Recently, we were treated to an article at Crux describing a “two-day symposium at Boston College” of “ecclesial heavy-hitters” dealing with the future of the priesthood. This was a follow-up to a previous confab which served up a wish-list in December of 2018. Key expressions say it all: “a call for a reimagining of priestly formation”; “renewing the conversation”; “threefold dynamic”; “foster authentic psychosexual maturity and integration.”
Who talks like that? I can tell you who: Left-overs from the failed revolution of the Sixties and Seventies. As Yogi Berra put it, “It’s like deja-vu all over again.” I know whereof I speak because these phrases brought back nightmares of my would-be priestly formation from that precise era. Yes, I admit I am a victim of post-traumatic stress stemming from those worst eight years of my life.
I am amused when liberals call for “dialogue” or “conversation” because that suggests they see themselves on the short end of the stick. Once they are on the ascendancy, all “dialogue” and “conversation” cease. My seminary was a hell-hole of oppression in the pre-Vatican II era; in my time, it was a hell-hole of oppression by the Radical Left (the agenda had changed but the agents were the same). Indeed, the initial steps were hesitant and conversation-oriented. However, when someone raised an issue for conversation that did not fit the proper “paradigm” (yes, we had “paradigm shifts” then as well), the axe fell fast and furiously.
We had been encouraged to “reimagine” not only priestly formation but the priesthood itself and the Church herself. Naively, I took the bait and wrote an article for The Priest in November of 1973, entitled “The Parish: Crucible of Priestly Formation.” I critiqued the whole disastrous system and “suggested” that a different “model” was needed, namely, having seminarians live in parishes and commute to theological schools. By January of 1974, I was shown the door. The “dialogue” was over. The personal harassment and persecution, however, went on for nearly two years more.
The Leftists today, however, are not quite so subtle and clever as their forebears of an earlier time. They have actually handed down the demand in no uncertain terms: “All consideration of priesthood and ministry must flow from the Second Vatican Council’s affirmation of the Church’s living tradition as it has been received and developed by Pope Francis.” The key words, of course, are “as it has been received and developed by Pope Francis.” Not even Vatican II itself is a starting point, with Presbyterorum Ordinis or Optatam Totius. Certainly not John Paul II’s Pastores Dabo Vobis. Not even, apparently, the brand new Program of Priestly Formation, approved by the United States Conference of Catholic Bishops this past November.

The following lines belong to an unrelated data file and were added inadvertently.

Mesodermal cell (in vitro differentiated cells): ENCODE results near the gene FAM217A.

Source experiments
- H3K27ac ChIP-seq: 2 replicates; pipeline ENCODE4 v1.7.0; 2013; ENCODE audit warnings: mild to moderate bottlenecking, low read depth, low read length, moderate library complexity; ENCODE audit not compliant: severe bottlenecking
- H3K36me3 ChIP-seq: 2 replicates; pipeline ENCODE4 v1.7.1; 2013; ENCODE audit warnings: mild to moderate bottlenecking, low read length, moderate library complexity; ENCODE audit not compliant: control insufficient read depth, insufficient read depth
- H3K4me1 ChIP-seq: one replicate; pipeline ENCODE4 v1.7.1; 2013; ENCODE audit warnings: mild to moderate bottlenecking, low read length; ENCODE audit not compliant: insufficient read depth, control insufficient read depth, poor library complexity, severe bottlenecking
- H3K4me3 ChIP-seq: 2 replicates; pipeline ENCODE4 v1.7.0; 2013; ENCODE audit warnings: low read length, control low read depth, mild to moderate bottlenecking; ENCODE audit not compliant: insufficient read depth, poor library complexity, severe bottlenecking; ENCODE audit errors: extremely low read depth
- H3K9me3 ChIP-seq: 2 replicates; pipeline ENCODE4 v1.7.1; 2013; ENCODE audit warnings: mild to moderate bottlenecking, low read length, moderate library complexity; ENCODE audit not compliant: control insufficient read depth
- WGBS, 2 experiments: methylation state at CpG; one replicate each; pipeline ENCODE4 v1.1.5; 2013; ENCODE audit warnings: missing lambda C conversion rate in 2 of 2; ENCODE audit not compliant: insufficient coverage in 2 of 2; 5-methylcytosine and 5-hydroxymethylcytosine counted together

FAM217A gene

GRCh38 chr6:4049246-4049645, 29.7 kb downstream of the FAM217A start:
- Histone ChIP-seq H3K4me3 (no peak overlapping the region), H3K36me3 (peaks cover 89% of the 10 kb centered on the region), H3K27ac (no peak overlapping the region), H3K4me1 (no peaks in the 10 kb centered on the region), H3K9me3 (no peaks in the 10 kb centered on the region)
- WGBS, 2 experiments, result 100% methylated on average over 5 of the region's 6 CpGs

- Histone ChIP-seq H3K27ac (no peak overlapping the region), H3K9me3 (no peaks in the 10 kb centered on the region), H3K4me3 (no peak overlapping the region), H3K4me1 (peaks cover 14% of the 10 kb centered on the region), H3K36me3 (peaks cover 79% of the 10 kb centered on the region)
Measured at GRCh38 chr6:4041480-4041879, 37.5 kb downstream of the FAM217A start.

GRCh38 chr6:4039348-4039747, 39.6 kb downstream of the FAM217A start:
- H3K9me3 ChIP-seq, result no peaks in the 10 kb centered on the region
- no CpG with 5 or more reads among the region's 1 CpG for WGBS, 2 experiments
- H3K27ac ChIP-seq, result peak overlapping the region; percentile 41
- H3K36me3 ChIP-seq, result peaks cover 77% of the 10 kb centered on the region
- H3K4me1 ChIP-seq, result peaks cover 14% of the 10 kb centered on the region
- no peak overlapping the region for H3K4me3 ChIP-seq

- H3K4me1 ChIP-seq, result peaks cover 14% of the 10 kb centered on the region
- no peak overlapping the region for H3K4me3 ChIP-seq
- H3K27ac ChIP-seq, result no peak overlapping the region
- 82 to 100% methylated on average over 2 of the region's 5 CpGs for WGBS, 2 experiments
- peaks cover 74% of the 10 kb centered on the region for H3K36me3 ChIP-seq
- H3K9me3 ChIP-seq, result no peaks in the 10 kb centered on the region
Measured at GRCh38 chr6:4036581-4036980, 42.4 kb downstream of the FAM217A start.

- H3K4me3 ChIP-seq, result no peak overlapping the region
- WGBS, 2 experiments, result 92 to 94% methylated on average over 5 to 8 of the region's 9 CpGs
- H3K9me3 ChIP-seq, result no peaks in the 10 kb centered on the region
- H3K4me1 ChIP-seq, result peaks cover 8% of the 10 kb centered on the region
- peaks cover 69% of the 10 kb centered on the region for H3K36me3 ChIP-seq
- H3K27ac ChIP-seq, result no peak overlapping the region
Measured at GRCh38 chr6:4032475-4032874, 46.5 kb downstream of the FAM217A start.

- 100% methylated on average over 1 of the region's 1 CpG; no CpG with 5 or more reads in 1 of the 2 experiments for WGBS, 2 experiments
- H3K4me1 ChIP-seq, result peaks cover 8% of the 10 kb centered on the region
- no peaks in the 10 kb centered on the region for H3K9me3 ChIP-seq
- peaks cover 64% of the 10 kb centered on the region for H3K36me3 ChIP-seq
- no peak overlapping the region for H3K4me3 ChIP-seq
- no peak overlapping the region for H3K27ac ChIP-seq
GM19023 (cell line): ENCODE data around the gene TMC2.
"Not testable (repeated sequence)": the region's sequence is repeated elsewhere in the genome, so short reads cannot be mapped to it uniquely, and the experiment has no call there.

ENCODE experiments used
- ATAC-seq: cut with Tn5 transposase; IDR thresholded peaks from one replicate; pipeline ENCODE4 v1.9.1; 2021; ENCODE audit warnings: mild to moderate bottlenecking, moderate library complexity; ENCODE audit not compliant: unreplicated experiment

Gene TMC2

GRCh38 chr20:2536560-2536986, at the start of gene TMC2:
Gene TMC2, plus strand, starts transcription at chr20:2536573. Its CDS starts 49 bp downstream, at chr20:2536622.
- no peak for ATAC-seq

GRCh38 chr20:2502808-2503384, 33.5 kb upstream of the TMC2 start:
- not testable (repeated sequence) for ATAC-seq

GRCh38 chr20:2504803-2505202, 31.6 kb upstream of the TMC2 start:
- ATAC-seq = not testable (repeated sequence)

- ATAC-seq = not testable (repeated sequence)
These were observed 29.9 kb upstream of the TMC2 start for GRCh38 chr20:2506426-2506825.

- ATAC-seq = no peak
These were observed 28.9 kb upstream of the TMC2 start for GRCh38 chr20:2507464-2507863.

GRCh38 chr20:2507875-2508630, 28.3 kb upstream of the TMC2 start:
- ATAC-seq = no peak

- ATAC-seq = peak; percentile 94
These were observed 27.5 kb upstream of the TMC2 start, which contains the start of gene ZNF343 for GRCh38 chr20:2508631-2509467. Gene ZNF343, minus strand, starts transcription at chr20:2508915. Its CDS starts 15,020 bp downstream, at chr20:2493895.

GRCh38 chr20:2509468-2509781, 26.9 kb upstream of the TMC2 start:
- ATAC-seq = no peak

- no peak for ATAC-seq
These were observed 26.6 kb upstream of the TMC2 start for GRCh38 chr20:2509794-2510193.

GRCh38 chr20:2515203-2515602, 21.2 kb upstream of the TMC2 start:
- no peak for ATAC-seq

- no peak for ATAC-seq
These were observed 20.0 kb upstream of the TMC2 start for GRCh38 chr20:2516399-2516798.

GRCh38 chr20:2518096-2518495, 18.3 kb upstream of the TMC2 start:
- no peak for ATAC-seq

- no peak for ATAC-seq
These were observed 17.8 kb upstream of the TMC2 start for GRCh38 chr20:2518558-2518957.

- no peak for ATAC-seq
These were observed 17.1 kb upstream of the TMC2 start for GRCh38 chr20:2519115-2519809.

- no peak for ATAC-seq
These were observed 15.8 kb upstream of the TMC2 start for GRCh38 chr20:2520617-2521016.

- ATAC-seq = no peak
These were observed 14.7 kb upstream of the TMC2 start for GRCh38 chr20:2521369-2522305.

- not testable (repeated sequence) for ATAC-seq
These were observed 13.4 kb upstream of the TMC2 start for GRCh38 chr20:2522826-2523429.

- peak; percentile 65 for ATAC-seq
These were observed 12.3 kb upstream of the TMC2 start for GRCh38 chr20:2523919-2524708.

It is important to have handy a lexicon to interpret the gibberish emanating from the “Woke” participants. Here are my English translations of a few of the goals of the cognoscenti:
• “an evaluation process for candidates that allows institutions to ‘be free to evaluate candidates honestly,’ without a concern to ‘maintain numbers’ by persevering with unsuitable candidates”: Get rid of conservative seminarians.
• “a call for exploration of new models for ordained ministry” and “There have to be adjustments made.” “The future of the ministry of the priesthood cannot be the same of the past.”: A Protestantized priesthood, which would include women and married men.
• “As the number of priests declines, we have an opportunity to recognize women in ministry, and make space and resources available for their formation, so that they can better serve the people of God.”: Ordain women.
• “This incorporates the vision of Vatican II in ways that are not always evident today among those who emphasize a cultic priesthood and a priestly identity that is set apart and above the laity.”: Out with a sacramental understanding of both Church and priesthood!